Well, the day is saved and I suppose peace is achieved, though we don't really see the latter part. The Enterprise crew were going to retire in three months, but they get called in early for the ship to be decommissioned, which seems odd to me, since they just got it a couple of movies ago. (Though I guess several years had passed since then, in-universe. It's now 2293. Which means they've had any number of adventures that we never got to see.) However, Kirk decides to take the ship out for one last voyage, once again disobeying orders, as he is wont to do from time to time. I liked the course heading he gave, but I won't say what it was. I also liked that Kirk learned to recognize and at least start to overcome his own prejudice against Klingons (which parallels pretty much any prejudice in the real world). Although at one point he says that everyone is human, and I know he meant well, but that's hella problematic (it would be like saying "everyone is white"). I liked that Spock at least said in passing that he found it insulting; perhaps the writers meant that as a joke, but I took it seriously, and he's right to be insulted. Anyway, I also like how in Kirk's closing narration he alters the line "where no man has gone before" to "where no one has gone before". (That's something I remembered happening in one of the films, but I couldn't have told you which one until I rewatched this. But it makes sense that it was this one.) Oh! I haven't even mentioned a major character in the movie, a Vulcan lieutenant named Valeris (Kim Cattrall). I just don't know what to say about her, I'm afraid, but she's an interesting character. There's also a cameo by Christian Slater, and his appearance is much briefer than I remembered it being. And I feel like I should say more, but I can't think what. It's just a really great movie. Oh, there are a few bits of humor, but I'm not sure how I felt about that. Like the only one I can recall right now is when the Enterprise crew were trying to speak Klingon so they could slip past a patrol or whatever to get to Rura Penthe. That was a bit cringey. And they were just lucky the Klingon they talked to seemed to be drunk. And, yeah, I really don't know what else to say.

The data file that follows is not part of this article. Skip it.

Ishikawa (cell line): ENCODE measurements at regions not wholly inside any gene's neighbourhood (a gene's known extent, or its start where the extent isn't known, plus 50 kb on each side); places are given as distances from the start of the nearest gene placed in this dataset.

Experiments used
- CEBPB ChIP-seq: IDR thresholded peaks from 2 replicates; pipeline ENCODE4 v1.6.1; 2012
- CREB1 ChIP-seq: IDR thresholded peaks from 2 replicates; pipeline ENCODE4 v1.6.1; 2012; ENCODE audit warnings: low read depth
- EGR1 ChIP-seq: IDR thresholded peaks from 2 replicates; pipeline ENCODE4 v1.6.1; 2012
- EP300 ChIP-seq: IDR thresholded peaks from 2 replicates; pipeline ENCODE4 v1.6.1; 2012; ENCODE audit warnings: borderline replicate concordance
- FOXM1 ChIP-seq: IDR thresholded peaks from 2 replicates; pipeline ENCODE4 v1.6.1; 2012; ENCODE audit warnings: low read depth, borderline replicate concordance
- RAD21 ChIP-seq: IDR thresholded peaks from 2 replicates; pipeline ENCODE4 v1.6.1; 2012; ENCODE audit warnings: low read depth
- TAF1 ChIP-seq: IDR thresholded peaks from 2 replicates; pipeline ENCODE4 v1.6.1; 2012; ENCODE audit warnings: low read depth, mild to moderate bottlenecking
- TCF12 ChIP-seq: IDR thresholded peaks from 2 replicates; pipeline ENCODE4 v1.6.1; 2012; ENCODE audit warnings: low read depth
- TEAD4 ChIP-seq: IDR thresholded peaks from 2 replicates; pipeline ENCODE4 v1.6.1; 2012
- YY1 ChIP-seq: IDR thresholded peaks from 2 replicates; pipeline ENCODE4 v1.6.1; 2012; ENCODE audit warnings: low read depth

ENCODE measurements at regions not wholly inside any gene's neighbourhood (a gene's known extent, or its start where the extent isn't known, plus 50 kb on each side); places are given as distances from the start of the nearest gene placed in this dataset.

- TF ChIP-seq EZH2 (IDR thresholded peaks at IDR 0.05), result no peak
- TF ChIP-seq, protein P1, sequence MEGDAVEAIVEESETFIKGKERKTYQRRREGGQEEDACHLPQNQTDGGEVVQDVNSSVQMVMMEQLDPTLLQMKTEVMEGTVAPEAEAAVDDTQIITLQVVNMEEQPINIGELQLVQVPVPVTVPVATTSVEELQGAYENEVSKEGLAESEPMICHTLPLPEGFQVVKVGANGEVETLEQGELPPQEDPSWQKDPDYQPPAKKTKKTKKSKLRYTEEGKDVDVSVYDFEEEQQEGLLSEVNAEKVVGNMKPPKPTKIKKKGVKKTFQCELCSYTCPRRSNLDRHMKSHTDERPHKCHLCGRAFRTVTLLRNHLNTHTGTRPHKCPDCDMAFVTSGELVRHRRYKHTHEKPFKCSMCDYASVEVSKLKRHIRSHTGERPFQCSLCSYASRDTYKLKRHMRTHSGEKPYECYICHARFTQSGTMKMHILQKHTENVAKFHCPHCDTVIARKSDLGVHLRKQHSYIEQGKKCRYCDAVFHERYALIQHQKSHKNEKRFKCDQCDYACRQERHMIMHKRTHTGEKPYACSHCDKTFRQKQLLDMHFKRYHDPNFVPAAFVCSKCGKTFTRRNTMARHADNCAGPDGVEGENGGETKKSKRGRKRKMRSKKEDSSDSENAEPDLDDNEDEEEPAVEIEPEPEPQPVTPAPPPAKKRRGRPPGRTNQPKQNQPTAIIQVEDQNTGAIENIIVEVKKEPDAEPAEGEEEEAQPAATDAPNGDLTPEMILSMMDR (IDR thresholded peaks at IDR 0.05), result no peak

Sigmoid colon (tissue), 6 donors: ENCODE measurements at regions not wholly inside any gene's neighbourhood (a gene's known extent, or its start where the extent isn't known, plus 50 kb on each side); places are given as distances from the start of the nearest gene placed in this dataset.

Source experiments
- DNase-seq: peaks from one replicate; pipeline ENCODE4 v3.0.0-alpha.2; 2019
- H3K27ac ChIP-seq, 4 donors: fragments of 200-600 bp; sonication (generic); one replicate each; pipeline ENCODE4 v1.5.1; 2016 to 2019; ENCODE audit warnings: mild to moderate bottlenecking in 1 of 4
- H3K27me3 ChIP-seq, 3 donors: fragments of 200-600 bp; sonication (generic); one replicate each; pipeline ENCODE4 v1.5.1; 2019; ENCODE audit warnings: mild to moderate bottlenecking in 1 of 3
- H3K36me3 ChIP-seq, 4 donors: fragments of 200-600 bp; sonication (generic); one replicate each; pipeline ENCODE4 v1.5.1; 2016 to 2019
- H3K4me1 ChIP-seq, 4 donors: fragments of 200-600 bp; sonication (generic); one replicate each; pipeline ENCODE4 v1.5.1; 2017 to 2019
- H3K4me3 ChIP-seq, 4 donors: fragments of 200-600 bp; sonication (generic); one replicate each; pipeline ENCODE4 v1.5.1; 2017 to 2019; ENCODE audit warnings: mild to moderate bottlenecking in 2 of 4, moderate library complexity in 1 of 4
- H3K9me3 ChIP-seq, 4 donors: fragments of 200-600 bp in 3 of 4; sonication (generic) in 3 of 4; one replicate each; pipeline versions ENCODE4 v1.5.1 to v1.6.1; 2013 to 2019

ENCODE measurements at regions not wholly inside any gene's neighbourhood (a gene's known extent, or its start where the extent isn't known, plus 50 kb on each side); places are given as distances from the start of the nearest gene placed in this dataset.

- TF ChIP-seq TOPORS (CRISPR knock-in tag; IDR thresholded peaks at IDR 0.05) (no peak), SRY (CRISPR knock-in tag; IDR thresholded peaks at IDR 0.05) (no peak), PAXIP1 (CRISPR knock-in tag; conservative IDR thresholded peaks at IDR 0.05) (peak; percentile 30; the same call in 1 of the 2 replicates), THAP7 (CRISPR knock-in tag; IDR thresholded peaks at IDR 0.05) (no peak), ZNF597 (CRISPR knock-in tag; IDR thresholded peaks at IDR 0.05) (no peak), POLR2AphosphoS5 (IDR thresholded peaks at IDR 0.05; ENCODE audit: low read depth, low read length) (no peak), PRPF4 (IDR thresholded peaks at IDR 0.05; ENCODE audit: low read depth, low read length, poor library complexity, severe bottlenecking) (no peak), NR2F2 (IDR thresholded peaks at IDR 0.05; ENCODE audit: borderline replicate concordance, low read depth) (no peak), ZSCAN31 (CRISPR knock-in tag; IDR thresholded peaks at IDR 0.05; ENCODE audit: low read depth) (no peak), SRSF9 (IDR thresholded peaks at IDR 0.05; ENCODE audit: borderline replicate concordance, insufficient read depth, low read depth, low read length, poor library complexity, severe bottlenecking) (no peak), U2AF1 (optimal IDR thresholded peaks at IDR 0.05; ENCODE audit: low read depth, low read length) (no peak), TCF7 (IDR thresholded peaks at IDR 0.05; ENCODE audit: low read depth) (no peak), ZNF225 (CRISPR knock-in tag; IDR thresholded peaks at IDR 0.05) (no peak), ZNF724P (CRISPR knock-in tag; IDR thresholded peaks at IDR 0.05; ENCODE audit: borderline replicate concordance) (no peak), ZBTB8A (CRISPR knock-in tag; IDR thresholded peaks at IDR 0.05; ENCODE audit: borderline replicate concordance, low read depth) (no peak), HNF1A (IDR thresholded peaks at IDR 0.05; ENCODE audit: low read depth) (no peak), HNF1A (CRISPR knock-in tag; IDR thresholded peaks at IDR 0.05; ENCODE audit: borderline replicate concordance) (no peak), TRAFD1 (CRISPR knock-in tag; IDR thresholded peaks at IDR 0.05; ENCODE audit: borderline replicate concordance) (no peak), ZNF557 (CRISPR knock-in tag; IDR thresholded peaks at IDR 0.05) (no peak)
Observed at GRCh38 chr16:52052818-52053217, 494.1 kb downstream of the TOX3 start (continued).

Followed by Star Trek Generations